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JOHN CLELAND
RALPH GRIFFITHS
J. F. DU RADIER



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Dictionary of Love
The Dictionary of Love
Keyword Search Age

Age

When relative to years, is a term very seldom employed in love: for to talk of age to a young person is no part of praise. It is a cruel offence to a woman anything advanced in years; and even a middle-aged woman takes no delight in those chronological discussions.

It happens indeed sometimes (but very rarely indeed) that an antient coquette will venture to pronounce the word age; but then it is only to make a particular merit of it to herself. How can you like a person of my age? This is far from meaning, “I am too old; I know it; and am persuaded I have not the charms to captivate a young man.” What she would be at is to tell you, “If I have not all the bloom of youth, neither have I its failings: mellow fruit is not so ill-tasted.” Upon which, the cue of him who has his reasons for courting her, is to answer, “At your age! madam; at your age! you are but too charming! Where, without flattery, shall one see a nobler air, a fresher complexion; and then so much fine sense!” with a thousand other impertinences in support of an evident falsity.

The cruelty of Age is, to destroy beauty, at the same time that it leaves every desire standing, of which that beauty alone could procure the satisfaction.

The word age may also be employed to oblige a lady with a critical observation on the age of her rivals in beauty. See Mrs. Fillamott, in her rose-coloured gown, or pink ribbons; can it become one of her age to lay schemes for smiting?

AGE, in the love-measure of time, applied to absence or impatience, is often employed to signify a moment: but moments are ages, to a lover with his mistress, in a very different sense, before, or after enjoyment.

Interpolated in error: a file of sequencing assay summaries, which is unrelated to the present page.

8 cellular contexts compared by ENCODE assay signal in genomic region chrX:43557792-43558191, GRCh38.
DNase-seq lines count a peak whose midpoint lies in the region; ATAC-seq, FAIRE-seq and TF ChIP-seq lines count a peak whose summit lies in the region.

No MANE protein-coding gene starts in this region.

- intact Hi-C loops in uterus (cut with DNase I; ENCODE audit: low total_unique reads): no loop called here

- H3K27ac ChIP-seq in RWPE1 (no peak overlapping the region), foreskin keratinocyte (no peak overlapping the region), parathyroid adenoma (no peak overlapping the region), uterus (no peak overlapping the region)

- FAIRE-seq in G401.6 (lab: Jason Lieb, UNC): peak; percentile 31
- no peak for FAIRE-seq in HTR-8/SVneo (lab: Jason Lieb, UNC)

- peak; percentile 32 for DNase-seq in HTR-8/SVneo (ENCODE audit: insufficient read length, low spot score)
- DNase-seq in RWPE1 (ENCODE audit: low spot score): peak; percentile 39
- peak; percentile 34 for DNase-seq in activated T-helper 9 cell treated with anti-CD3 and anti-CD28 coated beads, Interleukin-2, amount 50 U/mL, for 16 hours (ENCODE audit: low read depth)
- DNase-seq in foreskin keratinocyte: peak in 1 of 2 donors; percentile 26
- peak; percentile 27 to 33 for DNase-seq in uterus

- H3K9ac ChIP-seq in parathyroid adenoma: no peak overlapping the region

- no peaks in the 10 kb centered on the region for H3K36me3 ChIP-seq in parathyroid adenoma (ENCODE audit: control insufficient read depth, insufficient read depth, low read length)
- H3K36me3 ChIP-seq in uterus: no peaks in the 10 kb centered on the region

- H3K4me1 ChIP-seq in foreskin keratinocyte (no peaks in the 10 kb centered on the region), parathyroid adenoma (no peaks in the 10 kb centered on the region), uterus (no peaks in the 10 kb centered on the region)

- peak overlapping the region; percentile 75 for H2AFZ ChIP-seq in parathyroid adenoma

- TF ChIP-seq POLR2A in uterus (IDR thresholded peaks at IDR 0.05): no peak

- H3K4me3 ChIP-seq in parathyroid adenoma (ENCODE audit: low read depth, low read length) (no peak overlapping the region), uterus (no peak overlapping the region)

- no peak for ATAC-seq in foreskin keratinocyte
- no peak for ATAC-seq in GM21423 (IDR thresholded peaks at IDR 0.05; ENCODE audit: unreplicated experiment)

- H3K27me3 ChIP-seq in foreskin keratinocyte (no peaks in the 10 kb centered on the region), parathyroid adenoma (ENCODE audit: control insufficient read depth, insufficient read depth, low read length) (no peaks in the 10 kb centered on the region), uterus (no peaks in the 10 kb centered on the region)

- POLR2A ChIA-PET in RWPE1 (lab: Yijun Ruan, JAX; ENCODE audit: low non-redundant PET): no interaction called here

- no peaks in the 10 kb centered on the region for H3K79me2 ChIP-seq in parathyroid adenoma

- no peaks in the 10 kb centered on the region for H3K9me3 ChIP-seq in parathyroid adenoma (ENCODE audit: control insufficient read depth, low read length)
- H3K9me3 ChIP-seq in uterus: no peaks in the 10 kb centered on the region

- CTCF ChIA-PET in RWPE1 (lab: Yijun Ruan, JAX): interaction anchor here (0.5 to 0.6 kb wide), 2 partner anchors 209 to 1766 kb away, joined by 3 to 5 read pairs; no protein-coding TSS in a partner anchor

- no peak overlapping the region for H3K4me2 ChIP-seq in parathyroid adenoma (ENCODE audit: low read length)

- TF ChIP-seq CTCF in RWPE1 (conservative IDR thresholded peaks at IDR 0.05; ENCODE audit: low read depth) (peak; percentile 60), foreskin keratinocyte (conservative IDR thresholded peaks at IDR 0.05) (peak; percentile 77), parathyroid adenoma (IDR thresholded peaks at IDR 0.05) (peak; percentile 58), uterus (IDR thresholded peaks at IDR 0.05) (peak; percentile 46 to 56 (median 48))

Modified text:
…for to talk of age to a young person is disgust. It is cruel offence to a woman already advanced in years;
A Dictionary of Love (1777)
A Dictionary of Love (1795)

Added text:
… with a thousand other impertiences, in support of an evident falsity∗ (∗ False indeed!)
A Dictionary of Love (1777)

Omitted text:

The word age may also be employed to oblige a lady with a critical observation on the age of her rivals in beauty. See Mrs. Fillamott, in her rose-coloured gown, or pink ribbons; can it become one of her age to lay schemes for smiting?

AGE, in the love-measure of time, applied to absence or impatience, is often employed to signify a moment: but moments are ages, to a lover with his mistress, in a very different sense, before, or after enjoyment.
A Dictionary of Love (1777)
A Dictionary of Love (1795)


Beauty

Socrates called it a short-lived tyranny; Plato, the privilege of nature; Aristotle, one of the most precious gifts of nature; Theophrastus, a mute eloquence; Diogenes, the most forcible letter of recommendation; Carneades, a queen without soldiers; Theocritus, a serpent covered with flowers; Bion, a good that does not belong to the possessor, because it is impossible to give one's self beauty, or to preserve it. After this most scientific display of quotations, all bristled with Greek names, may be added the definition of a modern author, who calls it, a bait, that as often catches the fisher as the fish. The serpent took the beauty of Eve for his text, to cajole her to perdition, and succeeded. Now, has this method of that knowing-one not descended to posterity? insomuch that one of the best baits to catch a woman, is to persuade her that you are intimately persuaded of her beauty. Such is the powerful influence of this branch of flattery, that rarely does that woman refuse the man any thing, to whom she has been weak or vain enough to listen to his praises upon this chapter. On the other side, she never forgives those, who, she has reason to think, look on her as disagreeable, or ugly. In short, with women themselves, their first merit is that of beauty; which they would lay less stress upon, if they were to consider how short a time they have to enjoy it; and how long an one to be without it.

An author, without considering how arbitrary the idea of beauty is, has given the following detail of the capital points of it; in which every one will make what alteration his own taste may suggest to him.


Modified text:
After this most scientific display of quotations, all blazoned with Greek names
A Dictionary of Love (1777)
A Dictionary of Love (1795)

Omitted text:
…if they were to consider how short a time they have to enjoy it; and how long an one to be without it
A Dictionary of Love (1777)
A Dictionary of Love (1795)

Modified text:
Agentleman,without considering how arbitrary…
A Dictionary of Love (1777)
A Dictionary of Love (1795)

Modified text:


A Dictionary of Love (1777)
A Dictionary of Love (1795)